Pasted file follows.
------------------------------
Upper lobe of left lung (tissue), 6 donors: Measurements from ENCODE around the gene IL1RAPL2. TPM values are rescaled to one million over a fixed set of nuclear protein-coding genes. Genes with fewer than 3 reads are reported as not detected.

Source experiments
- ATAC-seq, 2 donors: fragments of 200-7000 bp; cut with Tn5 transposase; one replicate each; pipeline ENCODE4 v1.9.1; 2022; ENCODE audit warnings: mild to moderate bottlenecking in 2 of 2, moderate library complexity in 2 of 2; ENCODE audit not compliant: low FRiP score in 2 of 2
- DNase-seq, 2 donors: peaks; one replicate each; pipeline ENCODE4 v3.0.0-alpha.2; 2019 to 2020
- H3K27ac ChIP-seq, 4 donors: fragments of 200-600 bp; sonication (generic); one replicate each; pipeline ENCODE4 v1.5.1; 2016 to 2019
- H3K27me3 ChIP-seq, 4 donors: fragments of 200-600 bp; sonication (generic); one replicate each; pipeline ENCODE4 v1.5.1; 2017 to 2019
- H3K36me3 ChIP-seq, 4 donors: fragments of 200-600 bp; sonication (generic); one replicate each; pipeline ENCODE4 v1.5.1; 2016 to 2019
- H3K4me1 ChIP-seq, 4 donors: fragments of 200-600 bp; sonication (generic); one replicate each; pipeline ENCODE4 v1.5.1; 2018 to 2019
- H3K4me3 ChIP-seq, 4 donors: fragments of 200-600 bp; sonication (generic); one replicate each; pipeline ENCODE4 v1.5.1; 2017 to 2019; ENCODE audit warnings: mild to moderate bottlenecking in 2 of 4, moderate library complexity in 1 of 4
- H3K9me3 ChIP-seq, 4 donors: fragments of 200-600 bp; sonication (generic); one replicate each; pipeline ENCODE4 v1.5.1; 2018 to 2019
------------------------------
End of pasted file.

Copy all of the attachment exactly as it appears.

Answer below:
Upper lobe of left lung (tissue), 6 donors: Measurements from ENCODE around the gene IL1RAPL2. TPM values are rescaled to one million over a fixed set of nuclear protein-coding genes. Genes with fewer than 3 reads are reported as not detected.

Source experiments
- ATAC-seq, 2 donors: fragments of 200-7000 bp; cut with Tn5 transposase; one replicate each; pipeline ENCODE4 v1.9.1; 2022; ENCODE audit warnings: mild to moderate bottlenecking in 2 of 2, moderate library complexity in 2 of 2; ENCODE audit not compliant: low FRiP score in 2 of 2
- DNase-seq, 2 donors: peaks; one replicate each; pipeline ENCODE4 v3.0.0-alpha.2; 2019 to 2020
- H3K27ac ChIP-seq, 4 donors: fragments of 200-600 bp; sonication (generic); one replicate each; pipeline ENCODE4 v1.5.1; 2016 to 2019
- H3K27me3 ChIP-seq, 4 donors: fragments of 200-600 bp; sonication (generic); one replicate each; pipeline ENCODE4 v1.5.1; 2017 to 2019
- H3K36me3 ChIP-seq, 4 donors: fragments of 200-600 bp; sonication (generic); one replicate each; pipeline ENCODE4 v1.5.1; 2016 to 2019
- H3K4me1 ChIP-seq, 4 donors: fragments of 200-600 bp; sonication (generic); one replicate each; pipeline ENCODE4 v1.5.1; 2018 to 2019
- H3K4me3 ChIP-seq, 4 donors: fragments of 200-600 bp; sonication (generic); one replicate each; pipeline ENCODE4 v1.5.1; 2017 to 2019; ENCODE audit warnings: mild to moderate bottlenecking in 2 of 4, moderate library complexity in 1 of 4
- H3K9me3 ChIP-seq, 4 donors: fragments of 200-600 bp; sonication (generic); one replicate each; pipeline ENCODE4 v1.5.1; 2018 to 2019